Tuesday, April 16, 2013

More on the MBC report

I missed this, but yesterday morning, the MBC program 'News Today' broadcast the same report about foreign teachers that I posted about yesterday (with a slightly different title):

"'Numerous' unqualified native speaking instructors"

In searching to see if they broadcast it any other times, I discovered the source of the this scene of the "native speaking instructor [who] was caught for secretly smuggling drugs":

It's from this MBC report from last July which part of the substantial media response to a dozen or so foreigners being busted for marijuana (during which calls were made by media outlets to impose random or hair testing upon foreign teachers - see here and here for more details).

The interesting thing about the MBC report from last July is that there's no mention at all of the person in the photo being a foreign teacher; in fact, from the mentions in the report of 'J', the main dealer who was busted, corresponding with images of this person, we're led to think it's him (and he was not reported to be any kind of teacher). So, basically, the MBC report yesterday took an image of a white person arrested for marijuana and declared him to be a foreign teacher, because, hey, the media have done a pretty good job of making that connection over the past few years. (That's not to say foreign teachers haven't been arrested at rates higher than the population; only that the media tends to pay much more attention to them when they are busted (perhaps more than any other group, excepting Korean celebrities).) The interesting thing is, when I did a news search at MBC's site, the report about the drug bust was one of the first to turn up. If I had to guess, I'd imagine it was also the first thing our intrepid reporter came across and decided to use.

So that leaves us with an image of a "native speaking instructor [who] was caught for secretly smuggling drugs" which doesn't show a foreign teacher, an image of Christopher Paul Neil to illustrate another molestation case, a person who admits being on a tourist visa but who is almost certainly not teaching on that visa, statistics with no attribution other than being from the 'hagwon industry,' a mom who is angry about some unstated thing, and finally a recruiter who says hagwons can get around registering foreign teachers. And all of this is tossed into the report with no real rhyme or reason, lacking any kind of point, such as (justifiably) saying that unverified teachers may have criminal backgrounds and be a threat to children.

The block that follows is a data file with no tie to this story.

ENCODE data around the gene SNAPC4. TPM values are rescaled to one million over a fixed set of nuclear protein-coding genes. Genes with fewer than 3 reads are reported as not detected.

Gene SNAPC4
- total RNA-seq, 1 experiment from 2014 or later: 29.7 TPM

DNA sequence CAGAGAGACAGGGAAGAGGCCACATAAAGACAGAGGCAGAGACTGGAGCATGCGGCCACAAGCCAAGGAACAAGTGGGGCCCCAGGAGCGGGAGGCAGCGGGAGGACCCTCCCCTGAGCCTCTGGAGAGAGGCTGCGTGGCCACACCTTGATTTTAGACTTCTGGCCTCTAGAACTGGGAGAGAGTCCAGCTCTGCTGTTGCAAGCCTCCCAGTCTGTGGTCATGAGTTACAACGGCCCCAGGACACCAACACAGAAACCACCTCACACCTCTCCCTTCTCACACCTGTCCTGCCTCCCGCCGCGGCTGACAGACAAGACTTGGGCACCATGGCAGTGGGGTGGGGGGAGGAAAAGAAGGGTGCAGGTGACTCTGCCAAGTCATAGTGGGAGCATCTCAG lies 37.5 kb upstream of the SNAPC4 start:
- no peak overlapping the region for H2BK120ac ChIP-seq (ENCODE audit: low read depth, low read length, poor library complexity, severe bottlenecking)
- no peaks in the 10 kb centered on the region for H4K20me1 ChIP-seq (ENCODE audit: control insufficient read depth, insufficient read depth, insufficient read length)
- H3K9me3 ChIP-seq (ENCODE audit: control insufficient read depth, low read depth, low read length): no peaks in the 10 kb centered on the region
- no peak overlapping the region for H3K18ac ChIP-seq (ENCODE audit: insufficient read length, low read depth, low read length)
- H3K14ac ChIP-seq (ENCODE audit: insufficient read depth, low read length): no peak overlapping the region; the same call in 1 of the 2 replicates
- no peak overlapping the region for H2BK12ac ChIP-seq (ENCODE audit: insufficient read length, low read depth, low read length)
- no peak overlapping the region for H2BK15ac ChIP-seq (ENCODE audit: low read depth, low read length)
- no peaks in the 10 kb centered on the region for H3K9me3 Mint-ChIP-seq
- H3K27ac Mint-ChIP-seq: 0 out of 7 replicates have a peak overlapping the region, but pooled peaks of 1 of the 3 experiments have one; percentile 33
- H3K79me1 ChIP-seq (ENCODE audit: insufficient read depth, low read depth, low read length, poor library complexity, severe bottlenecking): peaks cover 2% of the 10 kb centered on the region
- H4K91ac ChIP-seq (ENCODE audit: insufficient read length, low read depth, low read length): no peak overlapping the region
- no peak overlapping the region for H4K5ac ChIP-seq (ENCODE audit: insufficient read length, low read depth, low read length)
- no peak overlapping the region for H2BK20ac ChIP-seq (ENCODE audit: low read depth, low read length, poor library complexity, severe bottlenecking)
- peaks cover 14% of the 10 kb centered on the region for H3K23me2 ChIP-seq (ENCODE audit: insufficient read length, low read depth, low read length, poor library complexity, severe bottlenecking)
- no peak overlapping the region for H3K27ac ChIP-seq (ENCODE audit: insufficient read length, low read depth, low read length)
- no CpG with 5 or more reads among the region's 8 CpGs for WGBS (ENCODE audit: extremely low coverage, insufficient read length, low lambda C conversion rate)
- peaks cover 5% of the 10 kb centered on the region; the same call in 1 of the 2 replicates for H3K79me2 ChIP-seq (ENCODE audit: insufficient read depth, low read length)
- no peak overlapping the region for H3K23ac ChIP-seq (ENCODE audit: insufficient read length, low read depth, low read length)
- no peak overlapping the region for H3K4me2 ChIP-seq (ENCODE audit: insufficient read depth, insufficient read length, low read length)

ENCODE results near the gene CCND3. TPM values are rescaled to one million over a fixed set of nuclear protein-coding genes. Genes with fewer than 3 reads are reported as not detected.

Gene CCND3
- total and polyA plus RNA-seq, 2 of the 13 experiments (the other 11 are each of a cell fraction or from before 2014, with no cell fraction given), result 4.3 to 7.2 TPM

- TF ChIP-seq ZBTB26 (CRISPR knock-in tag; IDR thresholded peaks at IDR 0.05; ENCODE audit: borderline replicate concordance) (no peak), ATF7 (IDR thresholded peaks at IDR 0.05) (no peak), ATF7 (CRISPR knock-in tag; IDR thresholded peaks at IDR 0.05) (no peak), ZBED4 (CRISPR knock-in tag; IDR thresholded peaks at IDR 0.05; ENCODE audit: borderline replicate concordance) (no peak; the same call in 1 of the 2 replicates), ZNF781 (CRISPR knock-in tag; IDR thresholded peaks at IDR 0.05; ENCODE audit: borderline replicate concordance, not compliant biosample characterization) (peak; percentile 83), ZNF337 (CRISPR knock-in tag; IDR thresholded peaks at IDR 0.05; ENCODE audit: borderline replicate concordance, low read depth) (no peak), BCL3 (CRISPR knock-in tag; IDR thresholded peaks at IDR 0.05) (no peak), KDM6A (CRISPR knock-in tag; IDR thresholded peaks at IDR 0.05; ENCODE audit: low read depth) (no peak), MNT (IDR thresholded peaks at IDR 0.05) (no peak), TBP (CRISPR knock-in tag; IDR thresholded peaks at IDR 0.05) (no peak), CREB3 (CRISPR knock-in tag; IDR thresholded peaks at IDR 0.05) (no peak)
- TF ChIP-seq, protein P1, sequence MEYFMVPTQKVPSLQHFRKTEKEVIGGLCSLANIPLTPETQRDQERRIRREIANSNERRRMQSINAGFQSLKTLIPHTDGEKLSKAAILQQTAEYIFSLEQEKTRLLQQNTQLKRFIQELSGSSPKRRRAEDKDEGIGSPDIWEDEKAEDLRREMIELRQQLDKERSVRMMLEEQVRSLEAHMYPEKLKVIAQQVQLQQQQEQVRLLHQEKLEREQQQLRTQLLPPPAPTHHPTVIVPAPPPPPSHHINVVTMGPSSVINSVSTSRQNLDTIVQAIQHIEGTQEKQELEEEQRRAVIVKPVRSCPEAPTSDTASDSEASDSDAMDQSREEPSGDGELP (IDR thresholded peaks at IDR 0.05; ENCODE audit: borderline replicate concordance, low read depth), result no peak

I'd say that Koreans truly deserve a better news outlet than this, but I'd be unfairly singling out MBC in that regard.


I've been asked by a reader whether I think this sudden spate of reports has something to do with the 'foreigner friendly' former president Lee Myung-bak leaving office (and a grace period following his departure expiring). My answer would be 'absolutely not.' The worst year for negative media reports about foreign teachers was 2009, followed by 2010 - the middle of Lee's presidency. It should also be added it was under his presidency that the National Human Rights Commission rejected petitions by foreign teachers to find the drug and HIV tests discriminatory, and it was also under his presidency that HIV testing for all foreigners was officially lifted - except for foreign teachers.

The reason things have been quiet may be because USFK has been getting a lot of negative attention, but I think it more likely that foreign teachers have simply not been caught doing anything 'wrong.' Most reports, like the aforementioned report about the drug bust last year (which was covered in 30 different media reports), are published because of an arrest. Yes, some outlets (NoCut News in particular, though it's hardly the only offender) like to publish negative reports for the sake of sensationalism, but they usually stem from a crime or other transgression (consensual sex, etc) committed by a foreign teacher. There haven't been any so far this year, apparently, which has just left us with a negative report about foreign kindergarten teachers, the JTBC report (with its unnecessary 'targeting Korean women' clip), and this latest MBC report.

Another question was of how foreign media criticism affects this process of negative media coverage in Korea. Short answer: it doesn't. When the Donga Ilbo interviewed AES leader Lee Eun-ung in 2010, it revealed how it perceived foreign criticism of the group:
It seems that foreign teacher groups and the foreign media have ruled that your “citizen’s group” is a xenophobic group. Why are you receiving such attacks?
Yes - foreign media 'attacks' Korean xenophobes. Another reaction is to feign concern and promise changes and then simply fail to carry them out (as in the case of a promise to pull an anti-Semetic comic from shelves and change it, which never happened), or to make minor changes or a quick non-apology apology. They also might simply ignore it, as the Korean government is doing with the CERD case. In the end, foreign criticism will be simply co-opted or ignored. By that, I mean, of course, criticism not in Korean, though I wouldn't pretend to be optimistic about how much of a difference criticism in Korean would make - it's quite the deluge of media to be heard in.

1 comment:

Andrew said...

You seem to have journalistic skills that could employ you in your home country. Why stay in Korea? It doesn't seem like a good country for a non-Korean to live.